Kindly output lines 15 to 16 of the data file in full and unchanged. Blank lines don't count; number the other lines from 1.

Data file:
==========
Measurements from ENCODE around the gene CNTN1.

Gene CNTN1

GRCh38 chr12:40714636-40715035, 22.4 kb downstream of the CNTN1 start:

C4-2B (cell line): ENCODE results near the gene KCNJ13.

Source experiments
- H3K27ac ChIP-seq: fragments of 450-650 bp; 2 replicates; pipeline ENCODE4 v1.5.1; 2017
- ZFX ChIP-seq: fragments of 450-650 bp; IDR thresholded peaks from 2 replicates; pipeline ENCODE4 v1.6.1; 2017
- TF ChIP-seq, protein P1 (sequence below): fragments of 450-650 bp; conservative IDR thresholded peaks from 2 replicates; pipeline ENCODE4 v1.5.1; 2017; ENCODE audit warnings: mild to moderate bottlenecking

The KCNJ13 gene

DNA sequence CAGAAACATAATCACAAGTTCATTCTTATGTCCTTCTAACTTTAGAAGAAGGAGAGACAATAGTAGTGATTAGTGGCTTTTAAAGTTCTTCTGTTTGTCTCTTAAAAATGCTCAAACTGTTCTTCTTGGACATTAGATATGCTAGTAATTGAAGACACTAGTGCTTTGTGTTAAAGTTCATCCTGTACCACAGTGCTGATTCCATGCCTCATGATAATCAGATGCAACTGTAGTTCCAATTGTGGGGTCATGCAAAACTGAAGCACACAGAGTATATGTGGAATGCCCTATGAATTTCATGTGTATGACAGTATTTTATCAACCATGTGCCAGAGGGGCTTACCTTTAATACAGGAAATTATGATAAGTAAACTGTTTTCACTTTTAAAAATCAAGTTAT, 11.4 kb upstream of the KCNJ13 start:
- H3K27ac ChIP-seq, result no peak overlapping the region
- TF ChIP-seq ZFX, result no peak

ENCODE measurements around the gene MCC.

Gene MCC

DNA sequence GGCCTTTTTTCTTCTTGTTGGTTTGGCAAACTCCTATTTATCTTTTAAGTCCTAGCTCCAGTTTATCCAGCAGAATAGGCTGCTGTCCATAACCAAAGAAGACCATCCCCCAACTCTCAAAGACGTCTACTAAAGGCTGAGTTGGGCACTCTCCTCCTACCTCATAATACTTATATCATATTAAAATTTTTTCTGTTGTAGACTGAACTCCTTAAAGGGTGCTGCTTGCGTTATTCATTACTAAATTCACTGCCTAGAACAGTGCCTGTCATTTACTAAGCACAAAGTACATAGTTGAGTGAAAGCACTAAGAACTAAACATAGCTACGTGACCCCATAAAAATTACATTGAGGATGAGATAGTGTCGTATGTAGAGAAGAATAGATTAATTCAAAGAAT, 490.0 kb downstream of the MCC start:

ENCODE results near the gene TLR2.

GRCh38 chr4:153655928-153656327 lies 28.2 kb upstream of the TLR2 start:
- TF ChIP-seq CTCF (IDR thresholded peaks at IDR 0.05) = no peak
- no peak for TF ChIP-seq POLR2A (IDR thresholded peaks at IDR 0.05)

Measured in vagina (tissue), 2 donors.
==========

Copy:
DNA sequence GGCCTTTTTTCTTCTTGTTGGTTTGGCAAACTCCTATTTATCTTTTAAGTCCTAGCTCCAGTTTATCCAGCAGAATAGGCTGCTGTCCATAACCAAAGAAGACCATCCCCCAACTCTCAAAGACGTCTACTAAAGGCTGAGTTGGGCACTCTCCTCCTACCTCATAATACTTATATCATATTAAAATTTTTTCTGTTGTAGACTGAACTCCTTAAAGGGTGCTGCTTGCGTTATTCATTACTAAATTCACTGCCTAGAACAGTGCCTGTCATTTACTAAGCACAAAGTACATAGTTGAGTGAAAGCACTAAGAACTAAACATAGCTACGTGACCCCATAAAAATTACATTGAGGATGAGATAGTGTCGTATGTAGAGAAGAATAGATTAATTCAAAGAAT, 490.0 kb downstream of the MCC start:

ENCODE results near the gene TLR2.